https://en.wikipedia.org/wiki/Tenzing_Norgay

Being called 'Sherpa Tenzing' wasn't a condescending 'Guide Tenzing' nickname akin to (e.g.) 'Mechanic Joe'. It was more like 'Tenzing of the Sherpa People', and accurately reflects the manner in which he would have given a surname equivalent in accordance with prevailing custom.

See also:

https://en.wikipedia.org/wiki/Sherpa_people
https://boards.straightdope.com/sdmb/showthread.php?t=608715
https://andyoneverest.weebly.com/blog/sherpa-whats-in-a-name
 

Ghost In The Machine

Abominable Snowman
Joined
Mar 17, 2014
Messages
881
Likes
2,159
Points
139
Location
Yorkshire
#40
I think they summited. The often cited reasons - snow goggles in pocket and wife's photo, which he said he'd leave on summit, not found on the body - although other documents were. Although many authorities think they got close but turned back before the final push. This story has fascinated me for years, have to say.
 

EnolaGaia

I knew the job was dangerous when I took it ...
Staff member
Joined
Jul 19, 2004
Messages
12,452
Likes
14,005
Points
309
Location
Out of Bounds
#44
How pervasive might thar "unindexed effect" be? Or does it (frustratingly) form a Rumsfeldian unknown unknown?
No more than 1 - 2% by my estimates (exclusive of retired / damaged threads withheld from public view and inaccessible to search engine bots).

In the specific 'Smythe' (vis a vis Mallory / Everest) case, I'm confident nothing was ever posted here in the first place.
 

LordRsmacker

Abominable Snowman
Joined
May 1, 2006
Messages
650
Likes
400
Points
79
#45
Both the job description / title and the formally documented surname usages were projected onto the Sherpa people by outsiders.

'Sherpa' is the name of the ethnic group. This ethnic group was traditionally very tightly integrated. The group consists of 18 family clans, each of which has a clan name.

However, the Sherpa people did not use their clan names in personal identification owing to the group being small and closely interlinked enough that everybody knew which clan a particular individual belonged to. In other words, the Sherpa people didn't bother with surnames in the Western sense.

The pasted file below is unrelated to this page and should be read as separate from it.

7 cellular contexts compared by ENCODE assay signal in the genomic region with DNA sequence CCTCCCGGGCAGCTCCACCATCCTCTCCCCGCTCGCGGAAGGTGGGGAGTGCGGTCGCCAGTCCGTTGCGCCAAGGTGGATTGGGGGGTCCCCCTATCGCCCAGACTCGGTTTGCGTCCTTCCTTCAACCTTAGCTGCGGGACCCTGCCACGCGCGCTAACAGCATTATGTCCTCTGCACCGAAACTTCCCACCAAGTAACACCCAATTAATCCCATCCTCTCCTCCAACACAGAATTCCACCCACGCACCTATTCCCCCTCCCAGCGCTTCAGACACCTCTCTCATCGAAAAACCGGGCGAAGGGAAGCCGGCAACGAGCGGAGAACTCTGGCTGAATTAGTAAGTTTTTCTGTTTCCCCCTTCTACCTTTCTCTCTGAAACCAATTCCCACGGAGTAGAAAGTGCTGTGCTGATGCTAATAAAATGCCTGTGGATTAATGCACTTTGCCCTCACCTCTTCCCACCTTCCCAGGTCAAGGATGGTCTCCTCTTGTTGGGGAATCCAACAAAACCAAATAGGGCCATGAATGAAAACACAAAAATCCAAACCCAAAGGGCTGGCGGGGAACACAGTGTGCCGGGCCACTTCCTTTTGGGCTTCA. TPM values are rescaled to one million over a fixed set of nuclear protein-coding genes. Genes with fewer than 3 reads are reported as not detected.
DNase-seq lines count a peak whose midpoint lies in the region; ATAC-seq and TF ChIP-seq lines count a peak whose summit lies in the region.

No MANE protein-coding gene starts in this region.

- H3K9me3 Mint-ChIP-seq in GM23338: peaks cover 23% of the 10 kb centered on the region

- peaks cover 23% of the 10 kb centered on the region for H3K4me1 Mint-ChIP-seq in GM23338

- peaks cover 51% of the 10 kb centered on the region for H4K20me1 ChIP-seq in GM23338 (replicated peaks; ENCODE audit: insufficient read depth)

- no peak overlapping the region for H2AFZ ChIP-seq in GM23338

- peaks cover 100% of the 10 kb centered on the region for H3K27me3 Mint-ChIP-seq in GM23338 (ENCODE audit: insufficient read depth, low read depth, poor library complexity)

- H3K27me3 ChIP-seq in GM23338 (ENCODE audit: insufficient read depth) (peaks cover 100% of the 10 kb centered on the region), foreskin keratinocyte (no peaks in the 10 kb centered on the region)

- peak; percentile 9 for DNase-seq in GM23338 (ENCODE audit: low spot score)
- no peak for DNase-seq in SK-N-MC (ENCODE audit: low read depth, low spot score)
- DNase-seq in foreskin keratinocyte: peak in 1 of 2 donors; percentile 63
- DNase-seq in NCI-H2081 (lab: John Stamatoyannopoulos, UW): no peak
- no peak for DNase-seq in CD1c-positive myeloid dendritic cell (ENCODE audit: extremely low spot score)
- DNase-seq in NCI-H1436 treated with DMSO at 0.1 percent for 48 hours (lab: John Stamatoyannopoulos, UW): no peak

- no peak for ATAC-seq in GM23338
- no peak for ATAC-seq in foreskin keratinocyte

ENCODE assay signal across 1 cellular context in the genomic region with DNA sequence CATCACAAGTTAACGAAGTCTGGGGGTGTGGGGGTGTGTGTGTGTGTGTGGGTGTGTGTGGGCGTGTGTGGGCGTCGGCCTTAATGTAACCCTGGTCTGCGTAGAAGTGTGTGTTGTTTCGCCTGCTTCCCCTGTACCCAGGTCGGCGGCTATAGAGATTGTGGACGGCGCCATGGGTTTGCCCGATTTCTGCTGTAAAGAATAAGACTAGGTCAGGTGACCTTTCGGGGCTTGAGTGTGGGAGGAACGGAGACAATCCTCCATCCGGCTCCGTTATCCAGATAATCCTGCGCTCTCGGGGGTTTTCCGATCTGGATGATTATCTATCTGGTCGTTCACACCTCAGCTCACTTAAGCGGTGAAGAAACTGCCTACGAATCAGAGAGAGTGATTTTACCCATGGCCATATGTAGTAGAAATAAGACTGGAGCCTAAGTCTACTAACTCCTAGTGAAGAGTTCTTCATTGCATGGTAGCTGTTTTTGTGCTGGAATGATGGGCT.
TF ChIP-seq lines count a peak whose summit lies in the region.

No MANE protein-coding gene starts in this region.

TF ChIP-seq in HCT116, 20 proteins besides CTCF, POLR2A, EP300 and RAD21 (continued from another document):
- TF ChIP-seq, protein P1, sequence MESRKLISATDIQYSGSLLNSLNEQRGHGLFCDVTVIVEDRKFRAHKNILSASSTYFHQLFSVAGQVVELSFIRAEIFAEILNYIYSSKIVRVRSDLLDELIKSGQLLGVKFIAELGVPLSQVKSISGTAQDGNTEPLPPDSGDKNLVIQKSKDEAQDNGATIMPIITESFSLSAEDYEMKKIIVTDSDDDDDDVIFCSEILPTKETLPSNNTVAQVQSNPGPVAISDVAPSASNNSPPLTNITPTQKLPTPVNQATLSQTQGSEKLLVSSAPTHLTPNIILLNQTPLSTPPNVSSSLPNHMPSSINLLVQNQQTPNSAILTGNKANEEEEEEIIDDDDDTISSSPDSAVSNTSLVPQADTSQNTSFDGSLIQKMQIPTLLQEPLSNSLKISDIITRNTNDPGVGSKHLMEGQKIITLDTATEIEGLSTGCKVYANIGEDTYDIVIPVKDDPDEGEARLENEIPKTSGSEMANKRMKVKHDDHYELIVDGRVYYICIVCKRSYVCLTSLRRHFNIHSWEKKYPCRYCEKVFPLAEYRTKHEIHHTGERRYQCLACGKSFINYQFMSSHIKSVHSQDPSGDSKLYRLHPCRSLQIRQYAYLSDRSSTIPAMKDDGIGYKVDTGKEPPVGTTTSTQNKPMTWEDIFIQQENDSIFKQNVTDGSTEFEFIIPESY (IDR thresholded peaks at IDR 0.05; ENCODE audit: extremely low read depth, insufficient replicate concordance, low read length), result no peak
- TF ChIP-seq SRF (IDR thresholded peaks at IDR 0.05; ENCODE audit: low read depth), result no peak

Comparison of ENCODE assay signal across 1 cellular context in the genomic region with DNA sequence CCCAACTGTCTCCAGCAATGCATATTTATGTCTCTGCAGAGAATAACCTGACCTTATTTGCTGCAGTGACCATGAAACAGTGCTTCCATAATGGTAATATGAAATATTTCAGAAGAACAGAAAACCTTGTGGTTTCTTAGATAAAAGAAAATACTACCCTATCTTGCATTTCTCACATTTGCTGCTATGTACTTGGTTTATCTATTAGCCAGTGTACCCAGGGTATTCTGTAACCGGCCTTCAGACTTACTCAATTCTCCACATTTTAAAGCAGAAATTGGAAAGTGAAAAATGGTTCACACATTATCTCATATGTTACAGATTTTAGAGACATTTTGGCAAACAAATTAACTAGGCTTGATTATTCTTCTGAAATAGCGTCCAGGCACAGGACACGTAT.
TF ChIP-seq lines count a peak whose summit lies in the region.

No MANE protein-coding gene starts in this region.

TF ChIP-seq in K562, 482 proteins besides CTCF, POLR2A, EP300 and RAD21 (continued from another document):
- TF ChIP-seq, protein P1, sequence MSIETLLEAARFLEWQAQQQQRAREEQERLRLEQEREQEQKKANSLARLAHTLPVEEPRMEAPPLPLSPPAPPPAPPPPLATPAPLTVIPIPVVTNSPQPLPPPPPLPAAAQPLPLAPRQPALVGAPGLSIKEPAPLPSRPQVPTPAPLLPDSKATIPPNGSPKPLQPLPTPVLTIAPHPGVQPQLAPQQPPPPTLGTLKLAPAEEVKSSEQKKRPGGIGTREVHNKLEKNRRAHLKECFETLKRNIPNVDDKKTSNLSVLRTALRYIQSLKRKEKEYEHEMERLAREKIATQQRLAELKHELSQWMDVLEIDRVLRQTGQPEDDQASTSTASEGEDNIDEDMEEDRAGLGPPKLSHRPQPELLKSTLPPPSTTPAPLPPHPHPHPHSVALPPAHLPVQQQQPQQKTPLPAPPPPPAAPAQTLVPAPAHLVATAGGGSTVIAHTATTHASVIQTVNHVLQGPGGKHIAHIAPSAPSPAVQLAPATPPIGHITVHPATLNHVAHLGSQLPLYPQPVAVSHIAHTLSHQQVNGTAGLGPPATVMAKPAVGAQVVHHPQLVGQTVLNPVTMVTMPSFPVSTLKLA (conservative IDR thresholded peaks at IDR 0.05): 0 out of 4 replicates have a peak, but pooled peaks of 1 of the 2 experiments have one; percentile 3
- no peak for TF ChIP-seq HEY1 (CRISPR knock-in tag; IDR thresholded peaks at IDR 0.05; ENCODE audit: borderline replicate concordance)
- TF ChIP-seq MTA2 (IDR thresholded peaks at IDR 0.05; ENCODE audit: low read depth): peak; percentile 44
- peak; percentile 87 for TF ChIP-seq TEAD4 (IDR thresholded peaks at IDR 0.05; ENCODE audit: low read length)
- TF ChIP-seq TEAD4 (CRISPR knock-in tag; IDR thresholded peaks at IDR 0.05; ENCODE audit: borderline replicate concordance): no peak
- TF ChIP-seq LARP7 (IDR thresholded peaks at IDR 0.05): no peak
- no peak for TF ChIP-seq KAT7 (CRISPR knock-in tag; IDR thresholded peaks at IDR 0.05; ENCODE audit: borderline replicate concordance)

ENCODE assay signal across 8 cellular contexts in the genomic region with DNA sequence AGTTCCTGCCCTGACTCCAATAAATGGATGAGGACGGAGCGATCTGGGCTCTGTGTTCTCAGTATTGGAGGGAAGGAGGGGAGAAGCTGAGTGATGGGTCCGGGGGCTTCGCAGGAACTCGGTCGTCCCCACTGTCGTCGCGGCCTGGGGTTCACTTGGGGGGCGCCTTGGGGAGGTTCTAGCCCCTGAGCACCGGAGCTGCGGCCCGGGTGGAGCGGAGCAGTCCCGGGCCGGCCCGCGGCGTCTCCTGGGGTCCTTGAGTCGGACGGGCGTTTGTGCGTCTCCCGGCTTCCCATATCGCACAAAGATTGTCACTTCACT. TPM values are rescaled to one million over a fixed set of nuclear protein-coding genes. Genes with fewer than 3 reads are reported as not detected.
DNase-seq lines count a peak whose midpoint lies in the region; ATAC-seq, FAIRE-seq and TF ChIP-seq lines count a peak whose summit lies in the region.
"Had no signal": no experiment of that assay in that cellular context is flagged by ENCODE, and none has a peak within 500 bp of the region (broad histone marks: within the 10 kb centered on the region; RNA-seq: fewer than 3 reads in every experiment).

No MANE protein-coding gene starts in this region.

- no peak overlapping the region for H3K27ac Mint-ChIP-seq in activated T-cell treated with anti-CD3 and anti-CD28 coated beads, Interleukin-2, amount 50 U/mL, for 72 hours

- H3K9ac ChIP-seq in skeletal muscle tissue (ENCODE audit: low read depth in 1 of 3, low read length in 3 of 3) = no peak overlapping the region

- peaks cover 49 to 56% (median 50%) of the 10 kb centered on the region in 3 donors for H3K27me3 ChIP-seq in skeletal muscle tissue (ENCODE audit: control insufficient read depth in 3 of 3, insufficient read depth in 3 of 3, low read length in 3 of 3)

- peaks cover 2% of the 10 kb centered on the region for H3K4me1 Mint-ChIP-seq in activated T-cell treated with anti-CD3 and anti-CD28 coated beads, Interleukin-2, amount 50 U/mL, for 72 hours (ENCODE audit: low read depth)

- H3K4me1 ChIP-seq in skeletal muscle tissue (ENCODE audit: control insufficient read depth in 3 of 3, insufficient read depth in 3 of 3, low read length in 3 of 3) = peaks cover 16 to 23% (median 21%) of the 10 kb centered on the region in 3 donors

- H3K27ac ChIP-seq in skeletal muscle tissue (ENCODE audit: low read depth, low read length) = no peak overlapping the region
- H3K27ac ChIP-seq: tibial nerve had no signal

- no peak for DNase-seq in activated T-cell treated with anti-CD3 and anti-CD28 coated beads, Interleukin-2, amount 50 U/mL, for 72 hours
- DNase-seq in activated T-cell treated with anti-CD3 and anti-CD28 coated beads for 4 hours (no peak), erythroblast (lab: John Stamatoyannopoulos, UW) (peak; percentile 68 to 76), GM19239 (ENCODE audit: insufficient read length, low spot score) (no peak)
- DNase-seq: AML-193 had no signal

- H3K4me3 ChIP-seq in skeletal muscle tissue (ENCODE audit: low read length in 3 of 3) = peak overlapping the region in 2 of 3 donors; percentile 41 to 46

If pressed to specify a surname equivalent, Sherpas would conventionally use 'Sherpa' rather than their clan name. In other words, 'Sherpa' was the preferred affiliation reflected in a virtual surname presumed and recorded by others / outsiders rather than Sherpas themselves.

Owing to their mountaineering abilities, outsiders (especially Western mountaineers) began using the term 'Sherpa' in the colloquial sense of a mountain guide or porter.

Circa 1960 Nepal conducted a census. The census format required specification of given name(s) and surnames. The Sherpa population either demurred from specifying a surname or followed the convention of using 'Sherpa'. Whether by personal attestation or census-takers' frustrated default, 'Sherpa' was documented as the surname for most of the group.

As such, 'Tenzing Norgay' is a pair of given names, and no clan / surname is contained therein. As it happens, this wasn't even Tenzing's original birth name.



https://en.wikipedia.org/wiki/Tenzing_Norgay

Being called 'Sherpa Tenzing' wasn't a condescending 'Guide Tenzing' nickname akin to (e.g.) 'Mechanic Joe'. It was more like 'Tenzing of the Sherpa People', and accurately reflects the manner in which he would have given a surname equivalent in accordance with prevailing custom.

See also:

https://en.wikipedia.org/wiki/Sherpa_people
https://boards.straightdope.com/sdmb/showthread.php?t=608715
https://andyoneverest.weebly.com/blog/sherpa-whats-in-a-name

I used to have a Leyland Sherpa.

Just sayin'...
 

GerdaWordyer

Abominable Snowman
Joined
Apr 16, 2012
Messages
820
Likes
1,077
Points
139
#46
A Great Mystery. Do we want them solved, or do we want to ponder and theorize forever? Did Mallory summit, Who was Jack the Ripper, what the hell was on the 18 minutes Nixon erased? Do we want them solved? I do.
 
Top